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Rooting Again for Root Beer

August 29, 1996|ALAN J. WAX | NEWSDAY

Dark, frothy, spicy and as old as America itself, root beer is undergoing a revival in popularity, showing up in gourmet shops and alongside craft beers at brew pubs.

Although considered a niche product by soft-drink marketers--it accounts for less than 3% of the $53-billion U.S. soft-drink market--root beer is barreling through the 1990s on the coattails of the growing craft brewing movement.

"There is a lot of action in the root beer market right now," said John Sicher, editor and publisher of Beverage Digest, an industry publication. A lot of the action is the result of new interest in root beer from the industry's giants. Coca-Cola Co. last year bought Barq's, the No. 2 brand, and is spending millions of dollars promoting it. Pepsico, the producer of No. 3 Mug, and Cadbury Schweppes, whose A&W ranks first, are also spending big bucks. All of this marketing firepower is creating new awareness among consumers.

Names likes Stewart's, Boylan's, Virgil's and Sioux City are riding the boom, though sales of these fizzy newcomers are unlikely to slow those of the mainstream brands.

"The entire category is seeing phenomenal growth," said Adrienne Montgomery, director of marketing at Cadbury for IBC Root Beer, a premium brand. IBC's sales have climbed 100% in the last three years.

"When Coke and Pepsi join the fray . . . it becomes more attractive for everyone," said industry consultant Tom Pirko, president of BevMark LLC, who said the new trend is being driven by the same forces that spurred the microbrewery beer market: consumer interest in handcrafted products, full-flavored products and variety.

Much of the credit for the revival of root beer goes to microbrewers such as Seattle's Thomas Kemper brewery, whose founders also started a soda business of the same name, and Randal Sprecher in Glendale, Wis., who markets his homemade sodas alongside his microbrewery beers. (From beer to root beer isn't such a stretch. During Prohibition, many brewers switched to making soft drinks to survive.) These less-well-known upstart root beers have gone from specialty stores into supermarkets.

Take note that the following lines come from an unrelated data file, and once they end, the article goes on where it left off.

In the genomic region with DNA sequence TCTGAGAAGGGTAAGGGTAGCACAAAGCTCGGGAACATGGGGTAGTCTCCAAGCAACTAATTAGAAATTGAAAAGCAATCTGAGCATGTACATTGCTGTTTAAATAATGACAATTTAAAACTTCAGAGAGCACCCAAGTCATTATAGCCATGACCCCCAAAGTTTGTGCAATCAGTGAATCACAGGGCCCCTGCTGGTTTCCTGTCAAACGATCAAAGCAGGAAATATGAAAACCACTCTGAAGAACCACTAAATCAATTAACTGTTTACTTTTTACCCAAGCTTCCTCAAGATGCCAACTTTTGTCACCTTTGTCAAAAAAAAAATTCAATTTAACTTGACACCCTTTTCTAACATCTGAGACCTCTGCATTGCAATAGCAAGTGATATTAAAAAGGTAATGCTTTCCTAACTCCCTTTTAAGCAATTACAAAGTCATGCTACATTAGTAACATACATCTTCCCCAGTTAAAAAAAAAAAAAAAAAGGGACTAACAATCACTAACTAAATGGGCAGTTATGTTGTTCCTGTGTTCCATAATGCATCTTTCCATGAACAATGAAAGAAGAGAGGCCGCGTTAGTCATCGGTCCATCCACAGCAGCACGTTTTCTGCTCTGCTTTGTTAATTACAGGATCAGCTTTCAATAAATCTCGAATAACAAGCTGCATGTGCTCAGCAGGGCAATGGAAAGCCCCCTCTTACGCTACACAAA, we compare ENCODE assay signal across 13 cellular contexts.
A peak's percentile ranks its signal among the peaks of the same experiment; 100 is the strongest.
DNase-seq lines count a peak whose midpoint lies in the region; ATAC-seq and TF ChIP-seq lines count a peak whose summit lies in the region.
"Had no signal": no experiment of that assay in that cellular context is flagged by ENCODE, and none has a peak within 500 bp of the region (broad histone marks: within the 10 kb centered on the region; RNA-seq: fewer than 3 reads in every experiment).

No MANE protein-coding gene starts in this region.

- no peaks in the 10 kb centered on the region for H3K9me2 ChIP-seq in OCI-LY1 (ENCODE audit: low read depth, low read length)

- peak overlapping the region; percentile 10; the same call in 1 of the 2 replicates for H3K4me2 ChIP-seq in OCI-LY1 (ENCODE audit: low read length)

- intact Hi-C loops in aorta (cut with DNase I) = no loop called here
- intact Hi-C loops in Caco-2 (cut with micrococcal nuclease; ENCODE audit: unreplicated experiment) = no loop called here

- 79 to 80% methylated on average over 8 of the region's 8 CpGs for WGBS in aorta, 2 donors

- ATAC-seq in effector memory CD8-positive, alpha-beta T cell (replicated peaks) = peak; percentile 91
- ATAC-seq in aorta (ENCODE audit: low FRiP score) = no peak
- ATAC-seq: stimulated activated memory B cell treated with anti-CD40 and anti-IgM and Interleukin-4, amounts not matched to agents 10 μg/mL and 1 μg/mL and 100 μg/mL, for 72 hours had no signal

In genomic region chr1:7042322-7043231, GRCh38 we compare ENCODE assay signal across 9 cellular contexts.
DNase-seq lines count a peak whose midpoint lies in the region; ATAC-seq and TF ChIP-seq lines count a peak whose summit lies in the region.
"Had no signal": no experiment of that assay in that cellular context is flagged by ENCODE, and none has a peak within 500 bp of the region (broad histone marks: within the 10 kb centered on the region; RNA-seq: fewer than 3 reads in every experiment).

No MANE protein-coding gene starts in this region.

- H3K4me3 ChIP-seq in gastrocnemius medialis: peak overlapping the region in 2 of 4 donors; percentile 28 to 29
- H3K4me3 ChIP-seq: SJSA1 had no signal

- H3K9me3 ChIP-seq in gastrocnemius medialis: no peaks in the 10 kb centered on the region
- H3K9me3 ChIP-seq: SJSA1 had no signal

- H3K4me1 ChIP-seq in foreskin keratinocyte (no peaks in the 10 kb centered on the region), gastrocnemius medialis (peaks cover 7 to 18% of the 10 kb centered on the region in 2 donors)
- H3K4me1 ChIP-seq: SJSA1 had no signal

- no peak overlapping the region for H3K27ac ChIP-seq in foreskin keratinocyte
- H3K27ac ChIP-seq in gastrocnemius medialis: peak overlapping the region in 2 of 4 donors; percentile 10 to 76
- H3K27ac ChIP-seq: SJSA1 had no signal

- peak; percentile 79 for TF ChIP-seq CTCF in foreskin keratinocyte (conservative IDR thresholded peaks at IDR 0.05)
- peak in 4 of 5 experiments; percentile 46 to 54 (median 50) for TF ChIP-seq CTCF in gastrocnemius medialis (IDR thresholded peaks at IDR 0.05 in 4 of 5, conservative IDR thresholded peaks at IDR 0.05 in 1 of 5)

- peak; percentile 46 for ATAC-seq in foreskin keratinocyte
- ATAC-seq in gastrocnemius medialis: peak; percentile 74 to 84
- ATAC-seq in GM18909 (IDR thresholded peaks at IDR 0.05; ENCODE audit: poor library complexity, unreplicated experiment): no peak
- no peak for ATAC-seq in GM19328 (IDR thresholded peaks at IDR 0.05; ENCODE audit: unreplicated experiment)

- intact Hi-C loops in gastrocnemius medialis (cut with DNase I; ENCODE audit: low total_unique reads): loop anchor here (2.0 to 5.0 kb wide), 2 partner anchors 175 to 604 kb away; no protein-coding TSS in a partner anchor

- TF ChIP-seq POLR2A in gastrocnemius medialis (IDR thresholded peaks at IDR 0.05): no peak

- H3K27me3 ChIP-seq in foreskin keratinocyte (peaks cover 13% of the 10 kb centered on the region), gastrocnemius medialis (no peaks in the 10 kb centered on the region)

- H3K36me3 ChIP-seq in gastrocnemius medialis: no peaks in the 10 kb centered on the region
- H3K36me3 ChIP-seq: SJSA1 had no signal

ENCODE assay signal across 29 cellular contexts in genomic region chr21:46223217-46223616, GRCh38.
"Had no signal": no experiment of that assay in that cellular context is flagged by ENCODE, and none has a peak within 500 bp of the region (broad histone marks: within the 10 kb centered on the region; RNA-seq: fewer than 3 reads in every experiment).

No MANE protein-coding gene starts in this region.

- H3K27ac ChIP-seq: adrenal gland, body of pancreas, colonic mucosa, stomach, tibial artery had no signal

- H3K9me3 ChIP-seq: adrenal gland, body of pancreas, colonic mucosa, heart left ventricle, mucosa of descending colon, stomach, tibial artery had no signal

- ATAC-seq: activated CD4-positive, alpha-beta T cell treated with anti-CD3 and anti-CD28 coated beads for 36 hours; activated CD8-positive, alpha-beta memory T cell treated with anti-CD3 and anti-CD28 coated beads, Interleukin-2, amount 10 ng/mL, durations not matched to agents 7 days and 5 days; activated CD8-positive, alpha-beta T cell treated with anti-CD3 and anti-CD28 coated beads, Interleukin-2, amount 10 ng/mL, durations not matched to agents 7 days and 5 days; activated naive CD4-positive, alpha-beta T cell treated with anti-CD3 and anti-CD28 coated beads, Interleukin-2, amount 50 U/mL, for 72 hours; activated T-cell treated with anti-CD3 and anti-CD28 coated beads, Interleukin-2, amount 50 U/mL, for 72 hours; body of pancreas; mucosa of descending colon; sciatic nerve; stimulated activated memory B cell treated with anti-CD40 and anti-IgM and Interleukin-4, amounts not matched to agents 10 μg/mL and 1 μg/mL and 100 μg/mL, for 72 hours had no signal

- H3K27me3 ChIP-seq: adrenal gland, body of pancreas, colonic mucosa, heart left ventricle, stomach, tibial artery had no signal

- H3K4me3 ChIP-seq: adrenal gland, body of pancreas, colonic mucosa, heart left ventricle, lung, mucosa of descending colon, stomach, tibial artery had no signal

Unlike the mass-produced big-name root beers, most of the new root beers are made in small batches and sold in bottles, rather than cans. A typical root beer recipe would use extracts of indigenous American ingredients such as sarsaparilla, sassafras and pipsissewa, possibly together with other flavorings such as licorice and vanilla. Today, sassafras oil--the key ingredient in root beer before 1960, when the U.S. Food and Drug Administration labeled it a carcinogen and banned its use--has been replaced by sassafras that has been treated to remove the offending oil or by synthetic sassafras flavor.

One of the newest entrants, Virgil's, is selling at an annual rate of 135,000 cases just two years after its introduction. Made with 11 flavoring agents and without preservatives, it won the Outstanding Beverage Award at the 1994 International Fancy Food Show.

Originally Virgil's was imported from England by Crowley Beverage Corp., based in Weyland, Mass. Now it is produced in a Cincinnati brewery. Crowley has promoted the brand as a gourmet product and sponsored a recipe competition at the Culinary Institute of America. Recipes from the institute's students included a cheesecake, a rice dish and--the winner--a prawn tempura batter and dipping sauce.

And root beer is again being made at home. Home brewer Jim Moncsko of Brentwood, N.Y., makes 8-gallon batches in his kitchen to dispense at family gatherings, using extract purchased in a home brew shop, sugar and water. He injects carbon dioxide into his soda, which is contained in a keg. "It's easy; you can whip up the whole thing in 10 minutes," he said.

Charles Hires, a Philadelphia pharmacist, is generally recognized as the man who made root beer a commercial hit. Legend has it that while on his honeymoon at a guest farm in New Jersey, he persuaded his hostess to part with her recipe for the root tea she served.

The recipe called for 26 roots, berries and herbs. Hires packaged the mixture in boxes and sold it to be mixed with water, sugar and yeast to homemakers and soda fountains.

He hit it big when he presented his product at the 1876 Philadelphia Centennial Exhibition. Four years later, he marketed a liquid concentrate and in 1893 launched a bottled, ready-to-drink product.


Here is Mark Ernst's winning recipe in the 1995 Culinary Institute of America competition. Ernst serves this on a mound of spicy napa cabbage surrounded by a root-beer-based dipping sauce.

16 to 20 medium shrimp

1 1/2 cups plus 1 tablespoon self-rising flour

1/4 cup plus 2 tablespoons cornstarch

3 tablespoons baking powder

2 quarts oil

1/4 cup plus 2 tablespoons (3 ounces) root beer, ice cold

Peel and devein shrimp, leaving tails on. Dry and keep cold.

Sift flour, cornstarch and baking powder together in bowl.

Heat oil to 375 degrees in large heavy-gauge pot.

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